LETTERS: Enhance protection in digital financial space


Mobile money concept. FILE PHOTO | NMG

Over the past decade and half, digital innovations have transformed the financial sector in Kenya, generating significant benefits for consumers and the economy. As a result of the digital transformation, customers - many of whom were financially excluded or underserved - can now borrow loans, pay bills, transfer money and access their bank statements easily using their computer or mobile phone. This so-called financial inclusion miracle has mainly been driven by mobile money; as such, many of these digital financial services are based on M-Pesa, the revolutionary mobile money service launched in 2007 by Safaricom.

However, the positive implications for increased financial inclusion and inclusive growth through the Digital Financial Space (DFS) are tempered by the potential risks to client protection. Evidence from research suggests that consumer welfare is compromised by lack of effective disclosure of prices and key terms, inadequate dispute resolution mechanisms, fraud and abusive practices.

As a result, there are growing concerns that as usage of DFS and related delivery channels become more widespread and complex, laws and regulations that have been put in place to protect consumers are becoming obsolete, exposing users to myriad of risks.

Since consumer protection for DFS is a dynamic issue for regulators and supervisors across the globe, the biggest challenge is how to strike a balance between how they interact with the industry they oversee while at the same time protecting the interests of the consumers who are served by that industry.

In the case of Kenya, the five financial sector regulators are forward-looking and cognizant of their role as economic enablers rather than just gatekeepers, and regularly engage with private-sector players as well as with each other under the Financial Sector Regulators Forum to develop a more pragmatic regulatory enabling environment.

Despite the ongoing discussion and debate about which aspects of consumer protection can be best addressed by industry-led actions, versus requiring regulations, the upsurge in the number of cases of fraud, loss of customer funds, lack of transparency regarding applicable fees and costs as well as indebtedness and abuse by unscrupulous digital lenders continues to underscore the need for effective financial consumer protection for DFS.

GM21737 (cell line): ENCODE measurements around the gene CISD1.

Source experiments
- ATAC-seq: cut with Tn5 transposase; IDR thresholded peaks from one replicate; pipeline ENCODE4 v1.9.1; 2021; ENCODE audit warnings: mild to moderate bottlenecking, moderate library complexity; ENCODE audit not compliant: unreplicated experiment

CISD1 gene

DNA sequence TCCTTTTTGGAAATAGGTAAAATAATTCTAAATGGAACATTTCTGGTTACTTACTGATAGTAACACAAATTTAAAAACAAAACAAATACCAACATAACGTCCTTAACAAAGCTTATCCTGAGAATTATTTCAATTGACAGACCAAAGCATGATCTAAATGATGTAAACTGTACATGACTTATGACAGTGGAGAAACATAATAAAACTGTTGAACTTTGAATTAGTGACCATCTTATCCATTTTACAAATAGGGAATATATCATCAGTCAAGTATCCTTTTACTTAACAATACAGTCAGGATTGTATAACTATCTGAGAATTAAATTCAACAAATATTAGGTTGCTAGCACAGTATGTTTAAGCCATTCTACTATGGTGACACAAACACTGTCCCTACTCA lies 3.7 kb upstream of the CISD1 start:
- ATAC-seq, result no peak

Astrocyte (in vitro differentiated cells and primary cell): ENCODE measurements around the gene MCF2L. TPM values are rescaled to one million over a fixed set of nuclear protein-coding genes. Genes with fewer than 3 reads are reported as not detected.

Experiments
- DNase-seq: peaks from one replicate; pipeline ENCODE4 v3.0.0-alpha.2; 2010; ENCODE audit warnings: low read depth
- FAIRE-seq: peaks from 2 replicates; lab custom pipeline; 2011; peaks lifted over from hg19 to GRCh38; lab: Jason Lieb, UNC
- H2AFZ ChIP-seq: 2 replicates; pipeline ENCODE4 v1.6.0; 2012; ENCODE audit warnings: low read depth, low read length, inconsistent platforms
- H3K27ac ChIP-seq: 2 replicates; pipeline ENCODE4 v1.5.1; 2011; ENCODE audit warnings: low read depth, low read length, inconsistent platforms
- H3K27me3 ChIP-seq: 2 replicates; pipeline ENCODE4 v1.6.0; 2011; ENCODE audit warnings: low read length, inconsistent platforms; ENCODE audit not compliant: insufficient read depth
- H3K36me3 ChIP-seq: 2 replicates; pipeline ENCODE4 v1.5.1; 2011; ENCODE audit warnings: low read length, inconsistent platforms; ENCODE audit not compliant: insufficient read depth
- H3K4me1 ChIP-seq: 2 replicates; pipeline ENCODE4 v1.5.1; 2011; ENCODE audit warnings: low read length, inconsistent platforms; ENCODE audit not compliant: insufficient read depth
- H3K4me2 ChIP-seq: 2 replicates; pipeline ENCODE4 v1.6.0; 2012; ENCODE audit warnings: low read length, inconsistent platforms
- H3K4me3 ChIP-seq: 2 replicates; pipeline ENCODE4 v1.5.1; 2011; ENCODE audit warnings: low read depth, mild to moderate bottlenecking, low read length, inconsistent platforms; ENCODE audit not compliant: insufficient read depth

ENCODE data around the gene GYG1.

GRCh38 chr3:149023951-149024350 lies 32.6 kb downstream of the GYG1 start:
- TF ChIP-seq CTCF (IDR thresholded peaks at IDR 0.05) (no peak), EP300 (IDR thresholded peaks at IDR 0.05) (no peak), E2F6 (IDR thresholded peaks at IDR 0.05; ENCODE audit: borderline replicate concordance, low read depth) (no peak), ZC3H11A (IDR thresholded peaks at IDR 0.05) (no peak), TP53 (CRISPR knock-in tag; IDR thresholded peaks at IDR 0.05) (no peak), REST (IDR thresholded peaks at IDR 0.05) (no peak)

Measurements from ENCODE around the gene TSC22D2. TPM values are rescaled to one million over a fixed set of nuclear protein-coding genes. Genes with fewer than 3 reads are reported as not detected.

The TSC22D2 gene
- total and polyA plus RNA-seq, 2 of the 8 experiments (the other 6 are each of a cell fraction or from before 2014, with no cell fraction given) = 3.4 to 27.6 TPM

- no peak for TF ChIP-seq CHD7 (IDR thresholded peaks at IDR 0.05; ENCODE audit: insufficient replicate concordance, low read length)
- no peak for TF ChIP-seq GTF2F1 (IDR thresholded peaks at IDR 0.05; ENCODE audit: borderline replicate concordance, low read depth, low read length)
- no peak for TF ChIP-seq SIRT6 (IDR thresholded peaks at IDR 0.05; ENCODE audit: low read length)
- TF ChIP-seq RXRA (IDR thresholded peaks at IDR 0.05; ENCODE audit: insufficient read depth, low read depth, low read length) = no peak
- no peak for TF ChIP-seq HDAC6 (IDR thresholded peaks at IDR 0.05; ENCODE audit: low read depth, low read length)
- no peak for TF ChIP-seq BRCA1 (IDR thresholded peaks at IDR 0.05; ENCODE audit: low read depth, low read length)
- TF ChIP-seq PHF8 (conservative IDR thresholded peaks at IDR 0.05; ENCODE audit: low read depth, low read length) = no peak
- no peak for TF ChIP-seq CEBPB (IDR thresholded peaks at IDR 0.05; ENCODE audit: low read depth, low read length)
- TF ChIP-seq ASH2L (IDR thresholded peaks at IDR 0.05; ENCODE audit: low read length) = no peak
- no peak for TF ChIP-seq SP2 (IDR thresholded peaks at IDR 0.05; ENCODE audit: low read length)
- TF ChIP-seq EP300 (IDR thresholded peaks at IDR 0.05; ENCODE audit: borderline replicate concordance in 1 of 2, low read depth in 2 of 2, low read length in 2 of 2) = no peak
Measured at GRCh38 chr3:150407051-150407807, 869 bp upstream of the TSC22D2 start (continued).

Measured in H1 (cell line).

It is therefore safe to state that while Kenya has succeeded in harnessing the potential of digital technologies to significantly enhance financial inclusion and spur economic growth, the need for effective financial consumer protection in the digital space is now more important than ever.

This is because good consumer protection practices protect the interests of consumers, creating trust in using digital financial services, while preserving the commercial incentive to provide these services at scale.

Moreover, robust consumer protection in digital financial services is necessary to ensure that financial markets are deep and serve the broad market, providing access to financial services for low-income households, while ensuring long-term stability in the sector. To help address these consumer protection challenges related to the use of DFS, the International Telecommunications Union Focus Group on Digital Financial Services developed five consumer protection themes for digital financial services. These are: provision of information (disclosure) and transparency; dispute resolution; prevention of fraud; data protection and privacy; and protection of funds.

Taken together, they provide the building blocks for a robust digital financial consumer protection regime for any jurisdiction. Accordingly, the consumer protection policies and approaches for DFS developed and adopted by Kenya’s financial sector regulators and consumer protection agencies should evolve and adapt in line with these five themes/principles.

Moving forward, there’s need to institutionalise and entrench these principles via a deliberate legal, regulatory and policy framework in order to counterbalance the inherent disadvantage of financial service consumers vis-à-vis the power, information, and resources of their providers.

In this regard, policy makers should ensure that such a comprehensive financial consumer protection regime is designed in such a manner that ensures fairness, transparency and recourse rights and has effective enforcement mechanisms including dispute resolution to ensure that such rights are protected.

Martin Mulwa and Peter Mwencha, Centre for International Trade, Economics and Environment, Nairobi.